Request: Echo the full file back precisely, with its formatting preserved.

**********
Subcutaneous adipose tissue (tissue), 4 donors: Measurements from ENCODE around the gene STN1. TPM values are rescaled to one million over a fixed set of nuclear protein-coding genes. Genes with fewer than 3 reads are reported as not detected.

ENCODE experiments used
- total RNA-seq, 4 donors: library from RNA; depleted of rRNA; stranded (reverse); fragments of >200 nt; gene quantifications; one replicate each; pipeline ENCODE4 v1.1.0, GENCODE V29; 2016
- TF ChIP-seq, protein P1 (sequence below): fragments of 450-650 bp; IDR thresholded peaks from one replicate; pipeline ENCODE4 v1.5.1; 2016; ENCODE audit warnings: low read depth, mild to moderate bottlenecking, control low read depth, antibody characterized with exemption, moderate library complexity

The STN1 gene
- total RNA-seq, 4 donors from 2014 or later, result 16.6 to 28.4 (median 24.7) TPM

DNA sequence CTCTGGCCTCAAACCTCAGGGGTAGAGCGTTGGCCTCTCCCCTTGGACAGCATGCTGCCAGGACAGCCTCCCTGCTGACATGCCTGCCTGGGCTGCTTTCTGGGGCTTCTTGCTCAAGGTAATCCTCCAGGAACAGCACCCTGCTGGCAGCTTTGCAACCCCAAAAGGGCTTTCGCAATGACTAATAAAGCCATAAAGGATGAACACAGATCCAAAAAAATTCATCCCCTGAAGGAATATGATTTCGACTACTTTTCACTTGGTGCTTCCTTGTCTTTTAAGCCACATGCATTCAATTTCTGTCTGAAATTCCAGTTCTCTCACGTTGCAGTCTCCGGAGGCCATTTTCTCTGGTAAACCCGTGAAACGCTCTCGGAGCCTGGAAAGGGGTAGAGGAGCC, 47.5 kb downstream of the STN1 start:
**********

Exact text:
Subcutaneous adipose tissue (tissue), 4 donors: Measurements from ENCODE around the gene STN1. TPM values are rescaled to one million over a fixed set of nuclear protein-coding genes. Genes with fewer than 3 reads are reported as not detected.

ENCODE experiments used
- total RNA-seq, 4 donors: library from RNA; depleted of rRNA; stranded (reverse); fragments of >200 nt; gene quantifications; one replicate each; pipeline ENCODE4 v1.1.0, GENCODE V29; 2016
- TF ChIP-seq, protein P1 (sequence below): fragments of 450-650 bp; IDR thresholded peaks from one replicate; pipeline ENCODE4 v1.5.1; 2016; ENCODE audit warnings: low read depth, mild to moderate bottlenecking, control low read depth, antibody characterized with exemption, moderate library complexity

The STN1 gene
- total RNA-seq, 4 donors from 2014 or later, result 16.6 to 28.4 (median 24.7) TPM

DNA sequence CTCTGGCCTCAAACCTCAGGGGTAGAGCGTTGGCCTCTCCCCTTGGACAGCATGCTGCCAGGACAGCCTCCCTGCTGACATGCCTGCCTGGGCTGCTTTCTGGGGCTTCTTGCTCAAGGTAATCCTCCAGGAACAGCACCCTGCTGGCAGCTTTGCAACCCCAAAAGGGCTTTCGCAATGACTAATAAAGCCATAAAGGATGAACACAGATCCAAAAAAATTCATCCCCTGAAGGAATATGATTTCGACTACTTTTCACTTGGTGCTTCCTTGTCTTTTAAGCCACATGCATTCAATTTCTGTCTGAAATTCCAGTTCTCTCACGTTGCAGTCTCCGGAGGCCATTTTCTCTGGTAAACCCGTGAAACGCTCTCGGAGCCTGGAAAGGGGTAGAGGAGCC, 47.5 kb downstream of the STN1 start: